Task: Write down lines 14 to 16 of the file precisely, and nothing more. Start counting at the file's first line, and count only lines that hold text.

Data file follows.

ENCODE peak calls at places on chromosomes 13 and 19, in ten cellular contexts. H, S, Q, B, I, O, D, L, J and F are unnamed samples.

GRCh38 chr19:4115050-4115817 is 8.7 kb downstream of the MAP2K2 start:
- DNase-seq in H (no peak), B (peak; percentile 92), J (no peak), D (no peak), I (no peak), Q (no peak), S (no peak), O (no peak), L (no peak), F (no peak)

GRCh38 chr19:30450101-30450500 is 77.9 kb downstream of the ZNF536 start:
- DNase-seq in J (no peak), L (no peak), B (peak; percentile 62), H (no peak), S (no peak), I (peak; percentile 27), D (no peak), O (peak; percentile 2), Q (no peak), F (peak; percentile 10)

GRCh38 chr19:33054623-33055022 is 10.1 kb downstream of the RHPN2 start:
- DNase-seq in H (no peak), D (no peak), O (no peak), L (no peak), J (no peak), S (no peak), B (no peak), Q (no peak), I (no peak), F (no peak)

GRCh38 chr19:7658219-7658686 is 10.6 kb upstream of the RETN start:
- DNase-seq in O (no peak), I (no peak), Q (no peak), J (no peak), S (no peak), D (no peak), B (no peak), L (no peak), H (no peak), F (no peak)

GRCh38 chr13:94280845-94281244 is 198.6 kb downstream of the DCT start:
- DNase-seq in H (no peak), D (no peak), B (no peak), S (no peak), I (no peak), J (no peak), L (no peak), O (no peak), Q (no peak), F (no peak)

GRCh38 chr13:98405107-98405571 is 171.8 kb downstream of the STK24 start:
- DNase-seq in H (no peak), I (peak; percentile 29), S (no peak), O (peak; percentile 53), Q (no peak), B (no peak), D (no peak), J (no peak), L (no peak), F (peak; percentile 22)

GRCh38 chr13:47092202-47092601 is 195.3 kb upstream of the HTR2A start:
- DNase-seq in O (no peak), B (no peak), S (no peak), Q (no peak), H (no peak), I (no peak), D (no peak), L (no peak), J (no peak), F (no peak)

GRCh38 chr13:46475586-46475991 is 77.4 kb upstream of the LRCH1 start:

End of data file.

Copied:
GRCh38 chr13:47092202-47092601 is 195.3 kb upstream of the HTR2A start:
- DNase-seq in O (no peak), B (no peak), S (no peak), Q (no peak), H (no peak), I (no peak), D (no peak), L (no peak), J (no peak), F (no peak)

GRCh38 chr13:46475586-46475991 is 77.4 kb upstream of the LRCH1 start: